Next, mix in a tablespoon of double cream, then season with salt, Cayenne pepper and lemon juice. Finally add a little chopped parsley.

‘Serve chilled, but not chilled to hardness, with thin toast or baked sliced of bread.’
#391Soft Roe Paste. I liked this paste, the bitter flavour of the roes was cut with the lemon, cream and parsley whilst still maintaining the roe flavour. However, it didn’t exactly make me do backflips. Good, but not great, and nowhere near the dizzy height of previous fishy pastes like #378 Elizabeth David’s Potted Crab. 5.5/10.

#390 Isle of Man Herring Pie

I’ve been putting this one off for ages because it starts with the sentence: “A very similar recipe to the [#133] Welsh Supper Herrings”. These were not good; pappy fishy cat food mush and raw potatoes. However, that was 5 years ago (5 YEARS!) and I like to think of myself as a better cook now than in those naïve days.
This recipe comes from a Mrs Suzanne Woolley who ran a restaurant called Mheillea(‘Harvest Man’) on the Isle of Man. Normally herrings would have been cooked with potatoes as in Wales, but she decided to make a pie of them. Aside from that, it’s pretty much the same as the Welsh Supper Herrings. This did not bode well.
Mrs Woolley’s book – still avaialable!

First of all you need to make or buy some shortcrust pastry, large enough to line and lid a baking dish large enough to hold the ingredients of the pie. A small lasagne-style dish would be appropriate. Line the dish and keep it in the fridge. Reserve the pastry for the lid in the fridge too.

Next, prepare 6 herrings. You need to scale, gut and bone them. Or ask your fishmonger to do it. Boning herring is actually a pretty straight-forward job, as you need no filleting skills whatsoever. I can’t put it better than Jane herself:
Cut off heads, fins and tails and bone them: to do this, put the herring on a board, backbone up, spreading out the slit sides of the belly. Press gently along the backbone from neck to tail, until you feel the bone giving. Turn the herring over, and you will find you can pick out the backbone complete with most of the whiskery bones still attached (separate bones can be pulled out).
It’s worth mentioning that you need really fresh firm herrings for this. If they’re just a few days’ old, they will have started to go mushy, and the procedure described by Jane above will be most unsuccessful.
Next, season them on both sides with salt, black pepper and ground mace (about ½ a teaspoon should do it). Spread some softened butter over the base of the pie and arrange the herrings on top. Peel, core and slice 3 good-sized cooking apples and thinly slice 2 medium onions. Put the apple on next to forma layer, then the onions. Place dots of butter over the top, season again with salt and pepper, then sprinkle over 4 tablespoons of water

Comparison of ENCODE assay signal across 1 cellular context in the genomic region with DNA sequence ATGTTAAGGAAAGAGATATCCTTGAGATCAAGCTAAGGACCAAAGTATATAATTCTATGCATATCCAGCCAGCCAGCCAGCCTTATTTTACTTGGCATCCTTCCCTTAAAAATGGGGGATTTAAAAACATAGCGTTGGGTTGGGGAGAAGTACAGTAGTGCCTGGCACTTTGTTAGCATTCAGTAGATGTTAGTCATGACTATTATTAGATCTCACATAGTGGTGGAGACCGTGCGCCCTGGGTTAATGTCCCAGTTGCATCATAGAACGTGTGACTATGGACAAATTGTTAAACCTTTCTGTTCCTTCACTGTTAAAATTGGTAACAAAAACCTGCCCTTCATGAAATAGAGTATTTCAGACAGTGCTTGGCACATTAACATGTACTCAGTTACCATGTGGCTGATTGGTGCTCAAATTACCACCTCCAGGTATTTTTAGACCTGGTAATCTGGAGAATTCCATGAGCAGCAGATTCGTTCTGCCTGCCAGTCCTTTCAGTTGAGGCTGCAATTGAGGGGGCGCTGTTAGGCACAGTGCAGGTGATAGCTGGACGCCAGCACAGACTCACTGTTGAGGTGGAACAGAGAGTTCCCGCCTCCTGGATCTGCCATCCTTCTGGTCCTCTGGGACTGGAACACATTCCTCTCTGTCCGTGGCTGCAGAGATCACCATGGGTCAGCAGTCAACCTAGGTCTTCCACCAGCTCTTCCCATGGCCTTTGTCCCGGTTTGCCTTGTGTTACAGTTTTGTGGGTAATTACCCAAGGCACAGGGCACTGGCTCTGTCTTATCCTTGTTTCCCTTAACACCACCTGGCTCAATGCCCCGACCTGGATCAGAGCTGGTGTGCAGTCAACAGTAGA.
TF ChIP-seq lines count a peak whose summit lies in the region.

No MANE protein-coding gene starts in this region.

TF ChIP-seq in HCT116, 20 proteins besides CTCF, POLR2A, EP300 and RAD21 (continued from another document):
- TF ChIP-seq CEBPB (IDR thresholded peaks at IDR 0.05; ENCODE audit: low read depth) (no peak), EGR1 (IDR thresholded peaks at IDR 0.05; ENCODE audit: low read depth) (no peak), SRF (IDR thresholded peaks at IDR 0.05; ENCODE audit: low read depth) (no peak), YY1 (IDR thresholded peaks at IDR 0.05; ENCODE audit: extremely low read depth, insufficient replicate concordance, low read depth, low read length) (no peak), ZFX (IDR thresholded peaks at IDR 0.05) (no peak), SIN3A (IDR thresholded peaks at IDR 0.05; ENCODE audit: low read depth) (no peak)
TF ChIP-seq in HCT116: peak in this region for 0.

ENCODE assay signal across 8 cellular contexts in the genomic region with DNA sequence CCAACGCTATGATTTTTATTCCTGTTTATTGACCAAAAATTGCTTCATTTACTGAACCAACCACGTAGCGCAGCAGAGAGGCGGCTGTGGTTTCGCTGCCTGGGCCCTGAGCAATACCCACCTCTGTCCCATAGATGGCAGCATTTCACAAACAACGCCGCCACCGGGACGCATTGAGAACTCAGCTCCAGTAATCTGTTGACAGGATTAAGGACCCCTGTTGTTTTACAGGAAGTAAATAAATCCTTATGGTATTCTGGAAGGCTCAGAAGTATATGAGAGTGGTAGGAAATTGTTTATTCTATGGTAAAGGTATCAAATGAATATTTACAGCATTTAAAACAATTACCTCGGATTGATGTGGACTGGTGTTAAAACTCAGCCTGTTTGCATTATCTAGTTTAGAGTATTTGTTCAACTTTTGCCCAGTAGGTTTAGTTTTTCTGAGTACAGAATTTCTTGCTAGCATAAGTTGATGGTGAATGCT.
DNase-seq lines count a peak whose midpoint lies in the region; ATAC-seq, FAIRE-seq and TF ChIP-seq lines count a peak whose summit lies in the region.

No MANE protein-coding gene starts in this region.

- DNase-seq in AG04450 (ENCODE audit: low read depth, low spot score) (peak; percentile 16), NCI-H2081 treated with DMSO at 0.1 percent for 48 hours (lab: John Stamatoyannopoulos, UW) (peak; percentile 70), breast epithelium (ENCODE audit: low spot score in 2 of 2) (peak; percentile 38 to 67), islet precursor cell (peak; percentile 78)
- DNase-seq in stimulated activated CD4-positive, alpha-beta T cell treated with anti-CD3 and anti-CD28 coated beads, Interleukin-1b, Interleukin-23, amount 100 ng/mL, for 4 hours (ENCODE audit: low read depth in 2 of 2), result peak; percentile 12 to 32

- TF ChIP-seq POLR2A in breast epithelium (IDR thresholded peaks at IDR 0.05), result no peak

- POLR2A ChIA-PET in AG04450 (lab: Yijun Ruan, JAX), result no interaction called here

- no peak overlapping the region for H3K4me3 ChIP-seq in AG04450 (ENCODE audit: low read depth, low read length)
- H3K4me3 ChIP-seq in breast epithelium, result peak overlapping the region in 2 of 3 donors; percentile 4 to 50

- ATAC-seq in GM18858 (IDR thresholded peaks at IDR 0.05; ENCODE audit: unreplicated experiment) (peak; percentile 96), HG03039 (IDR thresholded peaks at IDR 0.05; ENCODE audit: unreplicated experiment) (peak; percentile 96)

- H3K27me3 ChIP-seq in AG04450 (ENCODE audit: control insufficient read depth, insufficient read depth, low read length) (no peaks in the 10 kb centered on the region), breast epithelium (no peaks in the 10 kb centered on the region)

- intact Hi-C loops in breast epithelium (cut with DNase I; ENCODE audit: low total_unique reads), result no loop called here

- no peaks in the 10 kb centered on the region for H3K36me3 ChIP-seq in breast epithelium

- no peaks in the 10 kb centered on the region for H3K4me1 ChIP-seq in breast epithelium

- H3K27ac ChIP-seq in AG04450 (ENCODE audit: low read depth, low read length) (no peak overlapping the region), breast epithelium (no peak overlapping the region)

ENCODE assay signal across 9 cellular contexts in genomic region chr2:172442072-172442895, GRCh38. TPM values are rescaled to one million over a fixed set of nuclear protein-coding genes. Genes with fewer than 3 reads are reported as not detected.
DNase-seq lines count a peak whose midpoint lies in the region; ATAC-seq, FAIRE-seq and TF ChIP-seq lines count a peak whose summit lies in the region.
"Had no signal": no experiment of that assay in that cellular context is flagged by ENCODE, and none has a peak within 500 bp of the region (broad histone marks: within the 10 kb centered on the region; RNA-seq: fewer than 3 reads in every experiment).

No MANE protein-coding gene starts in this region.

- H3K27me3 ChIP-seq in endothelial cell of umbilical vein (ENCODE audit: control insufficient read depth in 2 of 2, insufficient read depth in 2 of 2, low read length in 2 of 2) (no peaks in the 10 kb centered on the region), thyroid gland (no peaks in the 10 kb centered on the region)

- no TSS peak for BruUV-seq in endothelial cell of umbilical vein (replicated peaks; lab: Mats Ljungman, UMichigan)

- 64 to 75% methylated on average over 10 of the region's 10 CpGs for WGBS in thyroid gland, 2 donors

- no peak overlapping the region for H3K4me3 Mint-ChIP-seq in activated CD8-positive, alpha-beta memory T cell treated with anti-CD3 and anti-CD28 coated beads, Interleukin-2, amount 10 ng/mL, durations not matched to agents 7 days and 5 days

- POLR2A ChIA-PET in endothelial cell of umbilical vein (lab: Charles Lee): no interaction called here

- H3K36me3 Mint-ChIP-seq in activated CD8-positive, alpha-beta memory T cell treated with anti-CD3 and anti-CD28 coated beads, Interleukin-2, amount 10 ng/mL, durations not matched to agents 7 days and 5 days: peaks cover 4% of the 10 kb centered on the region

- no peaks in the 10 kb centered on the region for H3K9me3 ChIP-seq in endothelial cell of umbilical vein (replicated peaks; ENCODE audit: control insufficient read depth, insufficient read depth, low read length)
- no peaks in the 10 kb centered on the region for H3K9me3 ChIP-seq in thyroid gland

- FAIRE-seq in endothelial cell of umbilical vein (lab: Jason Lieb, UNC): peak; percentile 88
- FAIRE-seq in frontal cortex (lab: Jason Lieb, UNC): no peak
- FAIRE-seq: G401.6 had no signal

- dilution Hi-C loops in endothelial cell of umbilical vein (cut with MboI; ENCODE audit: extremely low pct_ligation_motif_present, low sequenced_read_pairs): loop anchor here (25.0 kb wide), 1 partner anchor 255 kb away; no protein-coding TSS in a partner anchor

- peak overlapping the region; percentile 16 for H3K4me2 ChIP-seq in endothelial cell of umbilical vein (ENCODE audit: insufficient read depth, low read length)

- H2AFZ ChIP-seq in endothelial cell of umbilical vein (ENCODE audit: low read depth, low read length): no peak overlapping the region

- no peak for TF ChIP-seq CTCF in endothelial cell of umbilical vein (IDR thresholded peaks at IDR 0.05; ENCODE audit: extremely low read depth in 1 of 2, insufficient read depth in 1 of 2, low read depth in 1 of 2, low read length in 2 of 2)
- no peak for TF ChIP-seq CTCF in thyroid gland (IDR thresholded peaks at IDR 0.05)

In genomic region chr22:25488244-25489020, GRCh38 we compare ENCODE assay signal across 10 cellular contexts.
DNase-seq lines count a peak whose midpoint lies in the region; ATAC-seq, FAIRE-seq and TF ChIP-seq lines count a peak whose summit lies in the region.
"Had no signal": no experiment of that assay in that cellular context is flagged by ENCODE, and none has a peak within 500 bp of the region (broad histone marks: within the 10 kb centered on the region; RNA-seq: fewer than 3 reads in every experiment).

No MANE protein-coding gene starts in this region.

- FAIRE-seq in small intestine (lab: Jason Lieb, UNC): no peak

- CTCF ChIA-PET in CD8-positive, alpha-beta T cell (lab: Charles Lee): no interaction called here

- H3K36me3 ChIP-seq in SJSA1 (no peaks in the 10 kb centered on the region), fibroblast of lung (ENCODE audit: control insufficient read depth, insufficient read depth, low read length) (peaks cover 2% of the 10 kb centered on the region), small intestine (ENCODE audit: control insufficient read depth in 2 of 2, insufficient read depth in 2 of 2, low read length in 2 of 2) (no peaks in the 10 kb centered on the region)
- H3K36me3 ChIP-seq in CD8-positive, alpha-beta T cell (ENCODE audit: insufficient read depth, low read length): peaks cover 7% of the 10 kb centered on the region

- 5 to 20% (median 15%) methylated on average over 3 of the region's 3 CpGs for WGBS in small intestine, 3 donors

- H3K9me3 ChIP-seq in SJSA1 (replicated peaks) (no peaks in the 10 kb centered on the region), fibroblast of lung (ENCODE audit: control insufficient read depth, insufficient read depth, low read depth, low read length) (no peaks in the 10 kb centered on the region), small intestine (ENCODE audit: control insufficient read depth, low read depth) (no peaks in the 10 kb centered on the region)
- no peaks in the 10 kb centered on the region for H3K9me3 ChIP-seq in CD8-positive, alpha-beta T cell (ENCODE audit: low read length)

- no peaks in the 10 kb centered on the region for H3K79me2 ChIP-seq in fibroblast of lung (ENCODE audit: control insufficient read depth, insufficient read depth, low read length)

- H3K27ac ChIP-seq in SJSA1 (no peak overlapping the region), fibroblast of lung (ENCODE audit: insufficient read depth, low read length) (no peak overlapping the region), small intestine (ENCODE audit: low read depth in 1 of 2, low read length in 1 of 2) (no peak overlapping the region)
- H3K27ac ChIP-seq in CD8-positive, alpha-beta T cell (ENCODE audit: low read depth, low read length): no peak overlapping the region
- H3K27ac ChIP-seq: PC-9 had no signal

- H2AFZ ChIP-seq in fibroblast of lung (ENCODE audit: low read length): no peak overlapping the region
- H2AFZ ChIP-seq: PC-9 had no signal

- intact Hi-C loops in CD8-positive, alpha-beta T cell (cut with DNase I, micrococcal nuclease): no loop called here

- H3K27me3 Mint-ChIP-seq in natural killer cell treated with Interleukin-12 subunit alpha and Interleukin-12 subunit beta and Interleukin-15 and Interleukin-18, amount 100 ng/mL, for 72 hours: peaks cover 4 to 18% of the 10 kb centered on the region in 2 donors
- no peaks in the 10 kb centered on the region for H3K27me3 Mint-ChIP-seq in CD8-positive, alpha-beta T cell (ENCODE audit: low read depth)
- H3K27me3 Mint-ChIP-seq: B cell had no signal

Roll out the remainder of the pastry, sealing the pie with some beaten eggor cream. Make a hole in the middle of the pie so that steam can escape and brush the lid with your egg or cream.

Bake at 180-190⁰C for 40 minutes or so. “Check after 30 minutes”, says Grigson, “by pushing a larding needle or skewer through the central hole of the lid, so that it pierces the herring; you should be able to feel whether the herrings are cooked by the way the needle or skewer goes in.”
And there you have it. I assume the pie was supposed to be a self-contained meal, maybe a suitable salad could be served alongside it.
#390 Isle of Man Herring Pie. Well I have to say I’ve not had a really terrible recipe from English Food in quite a while, so I was well overdue. The herring just did not go with the apples at all; it would at least have ben palatable as an apple and onion pie. I cannot see how this recipe made it into any cookbook! Really bad. Went straight in the bin. 1/10.

#386 Herrings in Oatmeal

Herrings and oatmeal used to be staple foods in the North of England and Scotland, where the ‘silver darlings’ were plentiful and oats were pretty much the only cereal crop that could be grown in those inhospitable climes of The North. They were particularly enjoyed at breakfast. We don’t seem to eat fish at breakfasttime anymore, except for the rare kipper or a bit of smoked salmon stirred through scrambled egg, if we’re feeling posh.
Also, you don’t see recipes for this dish in older cookbooks, I assume it is because it’s so straightforward and was so commonplace that writing it down was simply not required. I cannot even find the phrase “herrings in oatmeal” before the 20th Century! More modern books include them of course, even if it just to remind us of the foods our forefathers ate.